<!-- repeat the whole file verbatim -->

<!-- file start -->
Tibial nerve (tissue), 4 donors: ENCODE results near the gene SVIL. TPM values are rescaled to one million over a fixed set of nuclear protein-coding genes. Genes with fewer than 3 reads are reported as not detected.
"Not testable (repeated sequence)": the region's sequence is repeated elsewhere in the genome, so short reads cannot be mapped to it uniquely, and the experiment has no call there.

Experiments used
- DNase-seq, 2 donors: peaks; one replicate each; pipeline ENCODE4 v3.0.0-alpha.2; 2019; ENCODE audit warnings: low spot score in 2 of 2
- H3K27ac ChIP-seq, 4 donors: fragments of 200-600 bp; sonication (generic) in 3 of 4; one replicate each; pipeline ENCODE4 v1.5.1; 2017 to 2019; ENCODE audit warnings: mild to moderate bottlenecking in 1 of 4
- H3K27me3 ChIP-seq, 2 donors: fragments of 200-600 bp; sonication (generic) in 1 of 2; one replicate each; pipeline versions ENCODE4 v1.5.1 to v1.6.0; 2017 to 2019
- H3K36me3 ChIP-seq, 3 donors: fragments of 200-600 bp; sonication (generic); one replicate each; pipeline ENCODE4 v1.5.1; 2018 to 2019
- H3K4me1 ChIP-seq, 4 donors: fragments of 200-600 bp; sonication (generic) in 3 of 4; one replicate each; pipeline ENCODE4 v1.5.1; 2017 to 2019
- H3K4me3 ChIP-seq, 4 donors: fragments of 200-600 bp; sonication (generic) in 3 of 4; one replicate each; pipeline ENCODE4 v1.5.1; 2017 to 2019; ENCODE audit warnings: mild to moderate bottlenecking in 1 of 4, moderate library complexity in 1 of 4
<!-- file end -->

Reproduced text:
Tibial nerve (tissue), 4 donors: ENCODE results near the gene SVIL. TPM values are rescaled to one million over a fixed set of nuclear protein-coding genes. Genes with fewer than 3 reads are reported as not detected.
"Not testable (repeated sequence)": the region's sequence is repeated elsewhere in the genome, so short reads cannot be mapped to it uniquely, and the experiment has no call there.

Experiments used
- DNase-seq, 2 donors: peaks; one replicate each; pipeline ENCODE4 v3.0.0-alpha.2; 2019; ENCODE audit warnings: low spot score in 2 of 2
- H3K27ac ChIP-seq, 4 donors: fragments of 200-600 bp; sonication (generic) in 3 of 4; one replicate each; pipeline ENCODE4 v1.5.1; 2017 to 2019; ENCODE audit warnings: mild to moderate bottlenecking in 1 of 4
- H3K27me3 ChIP-seq, 2 donors: fragments of 200-600 bp; sonication (generic) in 1 of 2; one replicate each; pipeline versions ENCODE4 v1.5.1 to v1.6.0; 2017 to 2019
- H3K36me3 ChIP-seq, 3 donors: fragments of 200-600 bp; sonication (generic); one replicate each; pipeline ENCODE4 v1.5.1; 2018 to 2019
- H3K4me1 ChIP-seq, 4 donors: fragments of 200-600 bp; sonication (generic) in 3 of 4; one replicate each; pipeline ENCODE4 v1.5.1; 2017 to 2019
- H3K4me3 ChIP-seq, 4 donors: fragments of 200-600 bp; sonication (generic) in 3 of 4; one replicate each; pipeline ENCODE4 v1.5.1; 2017 to 2019; ENCODE audit warnings: mild to moderate bottlenecking in 1 of 4, moderate library complexity in 1 of 4